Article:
When dealing with inventory, many companies mistakenly believe that centralization will cost them more in the long run. They can't imagine that maintaining their inventory in a variety of warehouses instead of just one would really save them money in the long run. But those businesses might be well served to do a few minor mathematical calculations.
The formula is known as the Square Root Law of Inventory. This formula has been around for five decades and was proven to be a mathematical actuality way back in the 1970's by business expert D. H. Maister. Essentially, the Square Root Law of Inventory states that the number of warehouses a company has will cause a specific increase in certain costs. Likewise, the less warehouses the businesses uses will result in a specific increase in savings. This increase, either in a positive or negative direction, can be mathematically computed using the Square Root Law.
For example, if Company A uses 15 different warehouses for their inventory then their costs would be likely be almost 75 percent greater than if they only used a single warehouse. Also, if Company B originally had 5 warehouses and decided to centralize their inventory, they would see a savings of just over 50 percent.
Of course, savvy organizations don't need a mathematical formula to recognize the savings of having a single warehouse. The costs of paying taxes on or of renting the facility are extensive on their own, but those costs must also be added to the expenses of maintaining those buildings, paying for warehouse staff, adding security features, etc. Basically, all of the costs of having one warehouse double when a company adds another warehouse.
Besides costs, multiple warehouses are also more difficult to manage. Keeping track of the inventory at several locations, watching stock amounts, handling orders, and planning distribution are all more complicated when a company has to deal with more than one or two warehouses. Not to mention that it can also complicate the addition of technology, such as supply chain management software or ERP systems.
Switching to a more centralized warehouse system may not seem possible to many businesses, but the change is possible, especially in companies that already have effective supply chain management in place. With modern supply chains, vendors are able to monitor inventory and to replenish the stock on an as needed basis. As a result, companies no longer have to fill warehouses with stock just to make sure they have what they need for the future. Likewise, collaboration with logistics vendors can help keep finished products moving so few need to accumulate in the warehouse. The combination of savings from the efficient supply chain and the centralized warehouse are significant.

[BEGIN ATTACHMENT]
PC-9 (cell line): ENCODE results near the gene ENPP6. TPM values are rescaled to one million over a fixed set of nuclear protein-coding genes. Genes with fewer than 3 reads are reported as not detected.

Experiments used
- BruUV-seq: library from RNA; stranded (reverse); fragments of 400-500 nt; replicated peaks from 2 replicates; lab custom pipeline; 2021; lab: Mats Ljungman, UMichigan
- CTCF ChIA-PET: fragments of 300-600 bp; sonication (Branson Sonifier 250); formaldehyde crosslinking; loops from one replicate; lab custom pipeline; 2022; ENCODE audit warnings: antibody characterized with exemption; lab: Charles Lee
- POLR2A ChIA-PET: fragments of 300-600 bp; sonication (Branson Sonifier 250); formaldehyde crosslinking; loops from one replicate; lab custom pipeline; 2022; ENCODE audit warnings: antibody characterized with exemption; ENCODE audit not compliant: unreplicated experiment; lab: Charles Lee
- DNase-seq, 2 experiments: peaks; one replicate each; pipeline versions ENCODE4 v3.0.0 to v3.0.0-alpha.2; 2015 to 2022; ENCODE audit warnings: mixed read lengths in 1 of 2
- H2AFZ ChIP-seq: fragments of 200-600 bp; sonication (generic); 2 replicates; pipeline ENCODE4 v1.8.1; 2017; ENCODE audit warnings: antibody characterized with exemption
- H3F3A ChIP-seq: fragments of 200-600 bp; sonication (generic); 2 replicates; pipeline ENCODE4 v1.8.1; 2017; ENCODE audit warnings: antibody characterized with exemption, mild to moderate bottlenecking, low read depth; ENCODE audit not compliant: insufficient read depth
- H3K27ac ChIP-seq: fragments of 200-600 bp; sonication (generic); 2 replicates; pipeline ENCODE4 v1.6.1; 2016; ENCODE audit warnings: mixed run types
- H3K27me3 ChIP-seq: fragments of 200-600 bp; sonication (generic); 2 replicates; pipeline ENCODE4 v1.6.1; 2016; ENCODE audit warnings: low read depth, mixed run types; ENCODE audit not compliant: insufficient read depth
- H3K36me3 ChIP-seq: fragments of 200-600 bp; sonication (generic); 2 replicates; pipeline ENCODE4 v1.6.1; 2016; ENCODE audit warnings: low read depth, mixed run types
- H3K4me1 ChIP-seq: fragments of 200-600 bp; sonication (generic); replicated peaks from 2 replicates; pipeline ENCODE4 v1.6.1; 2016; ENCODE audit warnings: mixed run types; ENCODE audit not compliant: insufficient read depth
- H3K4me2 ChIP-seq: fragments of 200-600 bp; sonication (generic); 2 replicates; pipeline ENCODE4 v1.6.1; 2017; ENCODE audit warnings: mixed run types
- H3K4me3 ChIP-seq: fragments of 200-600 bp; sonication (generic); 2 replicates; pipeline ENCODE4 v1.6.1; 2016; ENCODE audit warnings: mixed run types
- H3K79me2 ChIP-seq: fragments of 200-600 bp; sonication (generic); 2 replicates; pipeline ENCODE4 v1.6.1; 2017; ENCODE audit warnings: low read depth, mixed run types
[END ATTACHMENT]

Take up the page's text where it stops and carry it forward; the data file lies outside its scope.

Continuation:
However, companies can also make some other changes with their warehouses to also save money. One of the most common methods involves the Slow Moving Goods (SMG) strategy. According to this strategy, a company can boost productivity by achieving a better balance in their warehouse between SMGs and Fast Moving Goods (FMG). A division of 80% FMGs and 20% SMGs is ideal for warehouse arrangements and prevents overcrowding in the warehouse since the majority of goods being stored there will be almost constantly on the move.
Before making a decision on the appropriate strategy, businesses must also take in mind factors other than the Square Root Law of Inventory. Transportation costs, for example, must be considered, as well as lead time, availability, and warehouse proximity. In some cases, businesses may opt to centralize their network by reducing their number of warehouses to only two strategically located facilities. However, those types of decisions should only be made when all of the factors have been weighed and given thorough consideration.
While the convenience of having multiple warehouses may seem worth the extra cost, the reality is that those warehouses are not only more expensive but more difficult to manage and maintain effectively. Centralizing inventory is the ideal solution for most businesses.